A report claiming that close to 10 percent of children in public schools—more than 4.5 million—endure sexual abuse or misconduct by school employees has recently touched off a media-fueled panic.

However, “Educator Sexual Misconduct,” by Carol Shakeshaft of Hofstra University, is seriously flawed, both in its methodology and in the way researchers defined sexual abuse and misconduct.

Rather than critically evaluating the report, the media have instead been trumpeting its frightening figures of abuse. Parents deserve better; they deserve the facts.

In the report, Shakeshaft defines “sexual abuse” in an extremely broad manner to include “physical, verbal, or visual” behavior by an educator ranging from sexual intercourse to telling inappropriate jokes. One study cited in the report included sexual comments, gestures or looks in its definition of sexual abuse and asked students if other students had committed such acts toward themselves or each other.

In his preface to the report, Deputy Secretary of Education Eugene Hickock observes that the terms “sexual abuse” and “sexual misconduct” are used interchangeably, which he calls “potentially confusing.” Some data-analysts use loose definitions in order to include differing yet relevant studies within their analysis. This does not appear to be Shakeshaft’s intent.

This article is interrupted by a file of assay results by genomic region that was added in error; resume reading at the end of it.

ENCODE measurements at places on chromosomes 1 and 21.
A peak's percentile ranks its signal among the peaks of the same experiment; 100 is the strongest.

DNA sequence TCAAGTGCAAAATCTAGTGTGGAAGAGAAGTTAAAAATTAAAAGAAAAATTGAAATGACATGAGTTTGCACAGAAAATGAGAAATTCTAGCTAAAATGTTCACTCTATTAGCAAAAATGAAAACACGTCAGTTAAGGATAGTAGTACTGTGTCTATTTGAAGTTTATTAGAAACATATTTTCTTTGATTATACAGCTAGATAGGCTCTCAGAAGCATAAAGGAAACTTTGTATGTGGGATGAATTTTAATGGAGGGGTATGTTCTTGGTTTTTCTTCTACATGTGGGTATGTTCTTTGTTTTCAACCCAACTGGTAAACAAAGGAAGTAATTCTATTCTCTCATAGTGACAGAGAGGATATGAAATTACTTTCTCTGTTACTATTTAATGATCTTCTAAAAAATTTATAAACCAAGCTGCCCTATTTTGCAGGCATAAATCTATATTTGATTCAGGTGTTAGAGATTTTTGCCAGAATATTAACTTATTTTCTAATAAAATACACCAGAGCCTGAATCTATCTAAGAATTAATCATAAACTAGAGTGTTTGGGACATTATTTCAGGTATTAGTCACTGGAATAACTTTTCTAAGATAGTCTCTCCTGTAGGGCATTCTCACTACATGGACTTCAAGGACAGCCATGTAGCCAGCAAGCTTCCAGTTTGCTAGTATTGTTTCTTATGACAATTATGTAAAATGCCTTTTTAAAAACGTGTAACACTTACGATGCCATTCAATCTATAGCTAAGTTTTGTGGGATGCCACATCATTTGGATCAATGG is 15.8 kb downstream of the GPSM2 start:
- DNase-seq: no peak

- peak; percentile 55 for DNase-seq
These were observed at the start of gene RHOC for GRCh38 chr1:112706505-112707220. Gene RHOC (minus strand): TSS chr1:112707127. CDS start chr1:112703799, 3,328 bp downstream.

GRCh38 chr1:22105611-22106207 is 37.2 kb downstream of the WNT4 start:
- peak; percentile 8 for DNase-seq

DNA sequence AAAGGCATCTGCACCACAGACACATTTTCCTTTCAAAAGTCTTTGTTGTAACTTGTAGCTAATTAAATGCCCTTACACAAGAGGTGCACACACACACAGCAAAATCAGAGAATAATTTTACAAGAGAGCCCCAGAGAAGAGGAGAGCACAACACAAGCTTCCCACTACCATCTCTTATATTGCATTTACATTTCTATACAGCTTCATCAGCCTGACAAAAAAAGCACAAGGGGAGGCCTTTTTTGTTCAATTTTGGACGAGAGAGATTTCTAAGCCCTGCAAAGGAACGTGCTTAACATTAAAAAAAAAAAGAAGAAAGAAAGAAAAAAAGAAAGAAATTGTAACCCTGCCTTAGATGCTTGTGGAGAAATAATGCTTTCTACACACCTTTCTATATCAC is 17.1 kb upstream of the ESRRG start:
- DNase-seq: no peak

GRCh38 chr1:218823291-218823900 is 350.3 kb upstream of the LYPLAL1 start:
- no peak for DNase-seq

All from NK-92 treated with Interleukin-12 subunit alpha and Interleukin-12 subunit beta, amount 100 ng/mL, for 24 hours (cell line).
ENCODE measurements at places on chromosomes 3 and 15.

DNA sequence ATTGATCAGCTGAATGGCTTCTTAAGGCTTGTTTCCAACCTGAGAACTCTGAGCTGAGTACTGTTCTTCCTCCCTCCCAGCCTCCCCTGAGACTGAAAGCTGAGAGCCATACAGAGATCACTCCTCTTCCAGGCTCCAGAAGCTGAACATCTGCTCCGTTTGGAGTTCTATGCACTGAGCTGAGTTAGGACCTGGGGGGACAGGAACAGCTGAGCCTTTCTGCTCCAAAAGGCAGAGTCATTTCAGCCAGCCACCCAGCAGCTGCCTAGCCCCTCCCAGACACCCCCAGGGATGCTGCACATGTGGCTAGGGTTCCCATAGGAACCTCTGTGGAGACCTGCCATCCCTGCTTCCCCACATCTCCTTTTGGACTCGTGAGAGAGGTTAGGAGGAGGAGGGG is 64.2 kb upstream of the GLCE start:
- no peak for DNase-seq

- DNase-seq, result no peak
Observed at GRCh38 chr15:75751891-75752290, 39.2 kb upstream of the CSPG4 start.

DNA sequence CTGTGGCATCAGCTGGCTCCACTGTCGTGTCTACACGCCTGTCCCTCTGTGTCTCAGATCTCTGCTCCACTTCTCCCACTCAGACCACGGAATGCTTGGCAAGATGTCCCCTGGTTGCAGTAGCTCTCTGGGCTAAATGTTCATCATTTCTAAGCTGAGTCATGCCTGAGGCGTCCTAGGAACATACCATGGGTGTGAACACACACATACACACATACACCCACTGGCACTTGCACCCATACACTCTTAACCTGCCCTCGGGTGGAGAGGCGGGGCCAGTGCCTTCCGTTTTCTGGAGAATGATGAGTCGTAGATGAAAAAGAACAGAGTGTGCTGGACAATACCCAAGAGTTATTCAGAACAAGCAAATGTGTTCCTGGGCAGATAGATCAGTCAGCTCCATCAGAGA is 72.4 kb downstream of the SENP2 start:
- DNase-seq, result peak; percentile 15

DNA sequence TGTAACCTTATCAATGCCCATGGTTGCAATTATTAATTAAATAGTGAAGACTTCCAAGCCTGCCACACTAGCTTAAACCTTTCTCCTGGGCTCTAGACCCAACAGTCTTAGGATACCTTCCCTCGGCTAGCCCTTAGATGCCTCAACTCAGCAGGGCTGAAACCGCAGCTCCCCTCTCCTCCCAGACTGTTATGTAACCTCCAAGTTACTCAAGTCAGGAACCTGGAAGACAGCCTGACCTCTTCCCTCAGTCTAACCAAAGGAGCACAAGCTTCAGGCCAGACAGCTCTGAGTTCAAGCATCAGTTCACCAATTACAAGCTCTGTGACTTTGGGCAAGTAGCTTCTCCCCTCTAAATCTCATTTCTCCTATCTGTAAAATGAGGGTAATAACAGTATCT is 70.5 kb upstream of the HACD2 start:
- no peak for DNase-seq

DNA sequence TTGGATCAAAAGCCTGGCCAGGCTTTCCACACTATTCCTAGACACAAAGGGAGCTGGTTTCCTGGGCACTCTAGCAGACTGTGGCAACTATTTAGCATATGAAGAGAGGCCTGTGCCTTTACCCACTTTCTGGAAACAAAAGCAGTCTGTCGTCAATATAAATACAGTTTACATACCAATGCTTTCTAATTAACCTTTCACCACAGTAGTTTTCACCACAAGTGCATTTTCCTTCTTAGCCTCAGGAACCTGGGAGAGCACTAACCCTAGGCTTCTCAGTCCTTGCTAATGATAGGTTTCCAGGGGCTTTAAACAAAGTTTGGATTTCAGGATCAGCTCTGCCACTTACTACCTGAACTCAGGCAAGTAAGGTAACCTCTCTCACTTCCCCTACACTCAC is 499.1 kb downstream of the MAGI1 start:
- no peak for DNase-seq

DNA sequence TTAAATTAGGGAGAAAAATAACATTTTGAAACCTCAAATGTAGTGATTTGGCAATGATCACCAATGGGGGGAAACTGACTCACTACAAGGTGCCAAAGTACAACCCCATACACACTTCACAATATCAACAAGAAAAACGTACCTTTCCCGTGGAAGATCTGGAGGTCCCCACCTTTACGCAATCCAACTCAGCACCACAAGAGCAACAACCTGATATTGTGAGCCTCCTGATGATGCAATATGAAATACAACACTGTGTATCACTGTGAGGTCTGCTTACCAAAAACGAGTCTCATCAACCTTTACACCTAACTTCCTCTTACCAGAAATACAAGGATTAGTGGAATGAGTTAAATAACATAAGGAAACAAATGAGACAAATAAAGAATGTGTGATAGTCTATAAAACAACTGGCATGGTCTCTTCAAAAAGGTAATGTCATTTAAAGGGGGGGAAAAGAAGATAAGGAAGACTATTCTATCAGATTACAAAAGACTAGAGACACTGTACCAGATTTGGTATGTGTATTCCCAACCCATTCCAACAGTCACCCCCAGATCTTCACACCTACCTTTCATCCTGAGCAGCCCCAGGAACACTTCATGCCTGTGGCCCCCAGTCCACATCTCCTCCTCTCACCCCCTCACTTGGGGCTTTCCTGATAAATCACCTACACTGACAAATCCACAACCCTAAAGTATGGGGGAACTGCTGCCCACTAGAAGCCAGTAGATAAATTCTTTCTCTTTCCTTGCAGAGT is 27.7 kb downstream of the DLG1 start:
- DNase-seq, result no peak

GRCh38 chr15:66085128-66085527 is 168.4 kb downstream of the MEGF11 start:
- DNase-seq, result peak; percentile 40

Although the subtitle of Shakeshaft’s report is “a synthesis of existing literature,” the report is not a meta-analysis. Meta-analysis consists of combining the data provided by multiple sources, all the while being meticulously careful to acknowledge and to adjust for differences in how those sources have collected or defined the data.

For example, they may have studied vastly divergent populations.

Shakeshaft states that, because so few empirical studies in this area exist, meta-analysis is not merited. Instead, she offers a review of “existing literature” which purportedly excludes “discussions ... not based on data.” Which literature does she review?

The use of sources in the report is no less confusing than its definitions. There are nearly 900 citations to news reports from Australia, Britain, Canada and all corners of the U.S., which date from 1989 to 2003. Some citations have little bearing on the report’s focus, e.g., accounts of abuse by priests. Presumably the citations are meant to indicate the prevalence of the claimed sexual abuse. If so, the attempt fails. Several hundred stories stretched over 15 years and three continents do not point to 4.5 million American children being abused today.

Wisely, Shakeshaft does not base her conclusions on evidence that comes so close to anecdotal accounts. Instead, Shakeshaft looks at five Canadian/U.K. and 14 U.S. studies, including two early works of her own. For quantitative results, her focus narrows down to five studies that she summarizes; one study is listed twice to accommodate two of its questions.